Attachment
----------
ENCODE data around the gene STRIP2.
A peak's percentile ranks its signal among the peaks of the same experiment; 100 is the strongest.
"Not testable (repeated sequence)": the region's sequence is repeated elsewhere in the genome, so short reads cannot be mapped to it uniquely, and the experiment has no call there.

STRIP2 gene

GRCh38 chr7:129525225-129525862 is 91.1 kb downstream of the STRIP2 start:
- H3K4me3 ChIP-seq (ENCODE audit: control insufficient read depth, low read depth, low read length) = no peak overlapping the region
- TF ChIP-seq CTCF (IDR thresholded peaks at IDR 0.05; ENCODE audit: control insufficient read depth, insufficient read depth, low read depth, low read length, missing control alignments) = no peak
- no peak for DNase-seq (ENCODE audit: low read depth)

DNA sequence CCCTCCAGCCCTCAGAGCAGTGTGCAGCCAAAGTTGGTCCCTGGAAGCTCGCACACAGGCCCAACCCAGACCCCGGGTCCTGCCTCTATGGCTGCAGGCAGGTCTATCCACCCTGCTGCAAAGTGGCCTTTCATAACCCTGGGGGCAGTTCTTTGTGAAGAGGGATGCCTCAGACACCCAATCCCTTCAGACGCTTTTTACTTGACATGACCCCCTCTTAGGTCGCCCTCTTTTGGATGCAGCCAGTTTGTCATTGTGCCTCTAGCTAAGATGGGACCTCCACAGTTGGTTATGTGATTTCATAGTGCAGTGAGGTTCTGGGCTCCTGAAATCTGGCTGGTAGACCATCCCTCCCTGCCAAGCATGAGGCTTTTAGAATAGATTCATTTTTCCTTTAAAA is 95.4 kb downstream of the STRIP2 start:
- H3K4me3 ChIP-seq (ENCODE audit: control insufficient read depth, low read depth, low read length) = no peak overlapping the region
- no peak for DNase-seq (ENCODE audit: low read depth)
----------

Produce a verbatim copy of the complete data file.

ENCODE data around the gene STRIP2.
A peak's percentile ranks its signal among the peaks of the same experiment; 100 is the strongest.
"Not testable (repeated sequence)": the region's sequence is repeated elsewhere in the genome, so short reads cannot be mapped to it uniquely, and the experiment has no call there.

STRIP2 gene

GRCh38 chr7:129525225-129525862 is 91.1 kb downstream of the STRIP2 start:
- H3K4me3 ChIP-seq (ENCODE audit: control insufficient read depth, low read depth, low read length) = no peak overlapping the region
- TF ChIP-seq CTCF (IDR thresholded peaks at IDR 0.05; ENCODE audit: control insufficient read depth, insufficient read depth, low read depth, low read length, missing control alignments) = no peak
- no peak for DNase-seq (ENCODE audit: low read depth)

DNA sequence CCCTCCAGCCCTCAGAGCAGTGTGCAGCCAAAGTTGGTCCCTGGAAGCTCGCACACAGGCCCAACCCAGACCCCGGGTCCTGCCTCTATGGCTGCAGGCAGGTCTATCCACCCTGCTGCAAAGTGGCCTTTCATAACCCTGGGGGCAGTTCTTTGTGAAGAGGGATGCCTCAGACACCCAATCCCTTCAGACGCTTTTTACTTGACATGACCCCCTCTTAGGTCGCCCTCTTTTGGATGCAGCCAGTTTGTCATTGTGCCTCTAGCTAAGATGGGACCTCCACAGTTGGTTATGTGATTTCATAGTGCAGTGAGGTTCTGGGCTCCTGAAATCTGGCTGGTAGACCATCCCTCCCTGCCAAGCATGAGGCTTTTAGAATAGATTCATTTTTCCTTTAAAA is 95.4 kb downstream of the STRIP2 start:
- H3K4me3 ChIP-seq (ENCODE audit: control insufficient read depth, low read depth, low read length) = no peak overlapping the region
- no peak for DNase-seq (ENCODE audit: low read depth)